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A North Carolina county's fight against opioid overdoses


For months now, NPR addiction correspondent Brian Mann has been telling the story of America's fentanyl overdose crisis. It is a public health crisis that often feels impossibly grim, with more than 100,000 people dying every year. Brian is home today from a visit to Burke County, N.C., a rural area hit hard by opioids that is fighting back, making progress and drawing national attention for its programs. Hey, Brian.

BRIAN MANN, BYLINE: Hey there, Scott.

DETROW: So tell me about Burke County.

MANN: Man, it's a beautiful place. This was my first time there. So picture small towns and a little city called Morganton, all framed by the Appalachian Mountains. But, you know, this is also one of those areas in the U.S. where opioids are still hitting super hard. One of the people I met is Brandi Greer. She works for Burke County Public Health, and she herself fell into addiction as a little girl.

BRANDI GREER: About 12 years old in middle school, and I started right out of the gate with LSD and cocaine and alcohol because that's what was around. That's what my family was using.

MANN: And Greer later started using opioids. She's 46 years old now and in recovery, and she's helping shape Burke County's growing addiction safety net, which has to function in a world where drug deaths are a constant reality.

GREER: Twenty-one people - I've lost 21 people since I got into recovery 20 years ago.

MANN: Talk to me about how you carry this.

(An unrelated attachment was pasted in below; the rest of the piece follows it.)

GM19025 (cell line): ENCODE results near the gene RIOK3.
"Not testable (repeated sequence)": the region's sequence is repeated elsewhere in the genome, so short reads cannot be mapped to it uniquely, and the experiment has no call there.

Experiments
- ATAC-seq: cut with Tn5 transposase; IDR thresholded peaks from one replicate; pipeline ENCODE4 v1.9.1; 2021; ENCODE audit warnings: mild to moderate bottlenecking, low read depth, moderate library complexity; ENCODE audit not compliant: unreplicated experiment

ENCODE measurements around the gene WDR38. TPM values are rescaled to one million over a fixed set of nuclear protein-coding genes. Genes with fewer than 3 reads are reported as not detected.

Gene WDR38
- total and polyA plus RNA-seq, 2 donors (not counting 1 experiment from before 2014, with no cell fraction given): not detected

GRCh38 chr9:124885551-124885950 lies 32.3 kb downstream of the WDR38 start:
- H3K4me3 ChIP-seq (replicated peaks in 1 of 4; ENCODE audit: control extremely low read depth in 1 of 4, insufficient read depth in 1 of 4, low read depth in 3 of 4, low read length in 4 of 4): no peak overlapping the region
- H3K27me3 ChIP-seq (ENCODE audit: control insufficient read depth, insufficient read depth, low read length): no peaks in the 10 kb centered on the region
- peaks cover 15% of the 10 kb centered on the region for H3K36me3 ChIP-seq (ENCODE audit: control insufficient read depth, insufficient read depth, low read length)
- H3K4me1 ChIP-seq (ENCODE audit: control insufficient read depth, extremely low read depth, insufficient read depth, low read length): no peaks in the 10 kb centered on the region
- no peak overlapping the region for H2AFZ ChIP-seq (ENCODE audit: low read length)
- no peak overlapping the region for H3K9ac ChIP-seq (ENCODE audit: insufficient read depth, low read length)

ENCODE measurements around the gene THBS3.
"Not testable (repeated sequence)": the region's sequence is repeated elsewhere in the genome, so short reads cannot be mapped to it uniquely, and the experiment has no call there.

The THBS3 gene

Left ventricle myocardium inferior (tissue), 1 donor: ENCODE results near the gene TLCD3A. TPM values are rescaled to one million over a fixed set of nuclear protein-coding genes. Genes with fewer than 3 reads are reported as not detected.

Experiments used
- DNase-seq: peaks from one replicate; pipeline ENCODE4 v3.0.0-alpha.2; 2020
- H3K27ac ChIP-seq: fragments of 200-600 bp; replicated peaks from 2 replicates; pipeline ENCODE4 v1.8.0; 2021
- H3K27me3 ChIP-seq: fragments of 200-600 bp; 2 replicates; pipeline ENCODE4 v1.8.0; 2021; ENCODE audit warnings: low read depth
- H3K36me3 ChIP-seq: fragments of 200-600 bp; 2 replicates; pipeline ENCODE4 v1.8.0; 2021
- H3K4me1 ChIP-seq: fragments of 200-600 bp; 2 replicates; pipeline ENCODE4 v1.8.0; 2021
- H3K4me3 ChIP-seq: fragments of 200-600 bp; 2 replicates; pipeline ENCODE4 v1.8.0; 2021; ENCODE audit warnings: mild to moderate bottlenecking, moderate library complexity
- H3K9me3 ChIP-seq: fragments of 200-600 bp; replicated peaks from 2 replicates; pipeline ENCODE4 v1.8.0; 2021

GREER: God kept me here for a reason, and he's using all the things that he allowed me to go through to try and help other people.

MANN: And really, Scott, this is what I'm seeing in places like Burke County all over the U.S., survivors like Brandi Greer who are trying to help their communities recover, and they're starting to get some traction.

DETROW: And that is so hard to get in so many places. So tell us what the response looks like in Burke County.

MANN: I think the best way to describe it is kind of a shotgun, try-everything approach. This isn't like COVID, where there was a big national vaccine, which led to a fairly quick recovery. Addiction is a lot more complicated. So in places like Burke County, we're seeing more investment in prevention, trying to break this cycle of young people getting drawn into drug use. We're seeing Medicaid expansion. That's a big deal, helping people afford more treatment and medicine.

We're seeing some of that opioid settlement money paid out by the corporations that sold pain pills, funding starting to reach these communities, helping to pay for things like crisis response teams that are going out in Burke County meeting people after they overdose. I spoke about that with Reverend Michelle Mathis, who heads the Olive Branch Ministry. It's a harm reduction program there in Burke County.

MICHELLE MATHIS: Our overdoses are down 51% because I believe that the expansion of naloxone distribution in the community.